Mammals develop from single cells to complex multi-cellular organisms in which each tissue and organ has a distinct architecture and function. But very little is currently known about organogenesis – the period during which the embryo as well as specific organs and organ systems are formed.
Marco Marra, Director of the Genome Sciences Centre of the BC Cancer Agency and Pamela Hoodless, Senior Scientist at the Terry Fox Laboratory of the BC Cancer Agency, are project leaders of Dissecting Gene Expression Networks in Mammalian Organogenesis. Drs. Marra and Hoodless led a previous Genome Canada project, the Mouse Atlas of Gene Expression – a database of libraries of genes expressed in developing tissues of mouse embryos. The mouse is a valued model organism, whose genome is very similar to that of humans. In this new project, the two researchers plan to focus on the development of three organs in the mouse embryo – the heart, pancreas and liver. In particular, they will focus on tissues in the heart involved in valve formation and septation (division or partitioning), on the formation of islet cells that produce hormones in the pancreas and help control the level of sugar in the blood, and on hepatocytes or liver cells.
These three tissues have been chosen as the focus of this research project because of human suffering and healthcare costs caused by congenital heart defects as well as diseases of the liver and pancreas. Moreover, these tissues are amenable to stem cell therapy and tissue engineering.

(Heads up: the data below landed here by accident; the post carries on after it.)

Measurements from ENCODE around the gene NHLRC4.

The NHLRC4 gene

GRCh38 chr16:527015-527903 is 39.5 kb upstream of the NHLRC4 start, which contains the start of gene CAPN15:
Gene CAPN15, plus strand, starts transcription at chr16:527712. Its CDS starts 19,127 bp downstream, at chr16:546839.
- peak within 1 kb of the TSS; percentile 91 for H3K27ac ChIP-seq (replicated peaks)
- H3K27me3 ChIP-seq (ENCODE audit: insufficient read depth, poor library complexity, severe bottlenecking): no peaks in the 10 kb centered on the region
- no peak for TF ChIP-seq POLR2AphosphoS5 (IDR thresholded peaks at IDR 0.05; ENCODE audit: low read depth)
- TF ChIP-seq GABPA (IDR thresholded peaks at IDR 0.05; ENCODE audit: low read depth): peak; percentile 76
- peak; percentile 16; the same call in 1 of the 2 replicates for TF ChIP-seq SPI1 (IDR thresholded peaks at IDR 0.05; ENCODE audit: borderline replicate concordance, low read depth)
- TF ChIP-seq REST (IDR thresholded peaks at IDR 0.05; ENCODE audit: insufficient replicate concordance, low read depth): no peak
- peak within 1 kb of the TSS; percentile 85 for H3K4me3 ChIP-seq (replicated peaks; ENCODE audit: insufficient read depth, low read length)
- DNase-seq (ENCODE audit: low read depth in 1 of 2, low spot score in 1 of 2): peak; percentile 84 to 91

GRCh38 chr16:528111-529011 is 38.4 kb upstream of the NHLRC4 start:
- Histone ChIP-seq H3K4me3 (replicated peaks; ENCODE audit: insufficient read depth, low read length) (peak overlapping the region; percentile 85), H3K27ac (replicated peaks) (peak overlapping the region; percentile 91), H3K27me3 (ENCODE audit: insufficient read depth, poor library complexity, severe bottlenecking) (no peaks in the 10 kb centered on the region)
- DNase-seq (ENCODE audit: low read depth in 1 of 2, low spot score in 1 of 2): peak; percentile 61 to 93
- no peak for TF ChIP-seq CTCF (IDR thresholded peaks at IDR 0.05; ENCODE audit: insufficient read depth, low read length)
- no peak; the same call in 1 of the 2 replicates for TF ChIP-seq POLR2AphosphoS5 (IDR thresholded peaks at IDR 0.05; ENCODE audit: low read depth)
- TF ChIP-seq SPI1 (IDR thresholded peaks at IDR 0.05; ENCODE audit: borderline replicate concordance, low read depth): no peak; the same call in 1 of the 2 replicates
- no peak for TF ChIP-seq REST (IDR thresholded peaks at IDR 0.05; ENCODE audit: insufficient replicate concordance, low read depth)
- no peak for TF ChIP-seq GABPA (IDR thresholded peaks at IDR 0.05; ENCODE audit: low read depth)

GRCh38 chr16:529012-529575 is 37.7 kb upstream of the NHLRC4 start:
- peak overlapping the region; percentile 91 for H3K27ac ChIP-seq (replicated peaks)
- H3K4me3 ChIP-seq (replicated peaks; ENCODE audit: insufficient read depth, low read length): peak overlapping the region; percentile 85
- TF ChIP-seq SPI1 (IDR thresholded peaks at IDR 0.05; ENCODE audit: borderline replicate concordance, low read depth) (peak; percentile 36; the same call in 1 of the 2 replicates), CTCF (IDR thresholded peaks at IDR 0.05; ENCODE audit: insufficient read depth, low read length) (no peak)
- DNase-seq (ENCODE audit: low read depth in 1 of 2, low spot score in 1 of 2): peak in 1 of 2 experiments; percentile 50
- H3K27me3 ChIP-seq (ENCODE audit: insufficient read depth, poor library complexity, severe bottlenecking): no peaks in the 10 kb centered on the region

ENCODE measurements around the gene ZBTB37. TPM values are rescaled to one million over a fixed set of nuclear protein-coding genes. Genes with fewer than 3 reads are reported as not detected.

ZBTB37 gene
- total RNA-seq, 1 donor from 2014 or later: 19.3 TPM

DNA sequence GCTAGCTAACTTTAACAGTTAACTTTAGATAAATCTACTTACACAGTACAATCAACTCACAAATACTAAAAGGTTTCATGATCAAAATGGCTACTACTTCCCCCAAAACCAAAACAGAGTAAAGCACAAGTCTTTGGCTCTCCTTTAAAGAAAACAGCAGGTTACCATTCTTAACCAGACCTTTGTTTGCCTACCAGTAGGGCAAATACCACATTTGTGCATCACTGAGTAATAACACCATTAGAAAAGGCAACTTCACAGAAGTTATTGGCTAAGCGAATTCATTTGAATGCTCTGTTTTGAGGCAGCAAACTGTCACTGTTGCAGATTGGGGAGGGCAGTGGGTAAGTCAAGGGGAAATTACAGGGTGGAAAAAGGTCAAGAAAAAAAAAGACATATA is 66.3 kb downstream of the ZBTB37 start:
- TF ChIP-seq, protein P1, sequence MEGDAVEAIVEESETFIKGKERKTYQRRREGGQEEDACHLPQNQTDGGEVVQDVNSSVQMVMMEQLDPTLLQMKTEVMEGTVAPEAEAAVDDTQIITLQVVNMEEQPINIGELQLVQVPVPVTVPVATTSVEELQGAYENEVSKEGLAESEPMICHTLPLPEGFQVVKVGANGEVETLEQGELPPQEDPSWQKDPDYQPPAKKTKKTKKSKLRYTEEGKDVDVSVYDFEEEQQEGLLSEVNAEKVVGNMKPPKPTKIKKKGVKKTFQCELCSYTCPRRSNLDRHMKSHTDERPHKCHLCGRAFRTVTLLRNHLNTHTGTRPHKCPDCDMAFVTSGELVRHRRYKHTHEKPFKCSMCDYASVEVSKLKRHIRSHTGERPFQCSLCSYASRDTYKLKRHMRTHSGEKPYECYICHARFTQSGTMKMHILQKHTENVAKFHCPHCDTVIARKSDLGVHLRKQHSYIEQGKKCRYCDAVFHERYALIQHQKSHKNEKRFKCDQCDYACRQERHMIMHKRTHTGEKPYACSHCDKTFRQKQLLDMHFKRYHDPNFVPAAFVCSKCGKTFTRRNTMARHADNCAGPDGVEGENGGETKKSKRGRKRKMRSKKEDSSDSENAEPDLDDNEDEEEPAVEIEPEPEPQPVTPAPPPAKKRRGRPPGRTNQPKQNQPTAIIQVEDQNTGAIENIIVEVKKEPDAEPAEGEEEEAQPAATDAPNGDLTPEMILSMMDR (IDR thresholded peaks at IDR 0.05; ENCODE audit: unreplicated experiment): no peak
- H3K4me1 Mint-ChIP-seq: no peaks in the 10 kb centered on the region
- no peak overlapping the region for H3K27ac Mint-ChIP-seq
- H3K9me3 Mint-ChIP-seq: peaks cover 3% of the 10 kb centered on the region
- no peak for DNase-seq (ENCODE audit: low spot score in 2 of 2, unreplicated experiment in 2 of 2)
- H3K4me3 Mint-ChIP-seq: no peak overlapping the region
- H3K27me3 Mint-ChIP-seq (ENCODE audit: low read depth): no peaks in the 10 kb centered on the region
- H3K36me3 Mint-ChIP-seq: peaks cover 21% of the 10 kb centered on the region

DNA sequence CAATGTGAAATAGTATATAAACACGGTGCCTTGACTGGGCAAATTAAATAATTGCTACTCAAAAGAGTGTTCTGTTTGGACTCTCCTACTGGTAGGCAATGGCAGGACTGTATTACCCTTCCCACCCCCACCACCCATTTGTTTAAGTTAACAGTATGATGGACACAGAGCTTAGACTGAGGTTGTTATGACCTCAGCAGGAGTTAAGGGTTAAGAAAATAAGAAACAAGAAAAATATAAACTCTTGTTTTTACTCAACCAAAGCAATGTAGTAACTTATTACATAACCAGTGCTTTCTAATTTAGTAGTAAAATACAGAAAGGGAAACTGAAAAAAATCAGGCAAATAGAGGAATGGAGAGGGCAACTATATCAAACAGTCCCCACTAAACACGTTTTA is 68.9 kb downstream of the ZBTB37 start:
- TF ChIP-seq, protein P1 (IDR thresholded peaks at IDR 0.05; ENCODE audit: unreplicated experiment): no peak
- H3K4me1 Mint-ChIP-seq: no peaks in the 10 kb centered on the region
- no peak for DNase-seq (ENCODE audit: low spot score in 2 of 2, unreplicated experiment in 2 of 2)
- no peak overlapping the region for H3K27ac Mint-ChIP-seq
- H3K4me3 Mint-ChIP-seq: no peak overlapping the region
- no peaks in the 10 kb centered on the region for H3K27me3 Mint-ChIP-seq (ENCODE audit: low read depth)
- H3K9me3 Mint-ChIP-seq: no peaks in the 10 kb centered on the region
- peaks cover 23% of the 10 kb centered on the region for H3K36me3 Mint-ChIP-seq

By focusing on the role of gene regulation on the development of the heart, pancreas and live in mouse embryos, the research team expects to better understand the gene expression networks which operate in the tissues of mouse embryos, and which regulate their development.
All research data will be disseminated to the wider scientific community through the Internet, and important components of the project will include an ethics study of public data release and an outreach program, developing course materials for high schools and interacting with students.
Integrated GE3LS Research: Effects of Different Intellectual Property Regimes on Research and Development
GE3LS Project Leaders: Ed Levy, Cheryl Power and Emily Marden University of British Columbia
The Gene Expression Networks project will generate and publish novel scientific information and there may be opportunities to retain intellectual property (IP) rights over some information. National and international IP regimes are intended to serve the public good by being the foundation for economic value created by genomics. There are various forms of IP frameworks and Ed Levy, Cheryl Power (W. Maurice Young Centre of Applied Ethics, UBC) and Emily Marden will examine how different IP options would impact both the conduct of the Gene Expression Project’s scientific research and possible commercialization of its results.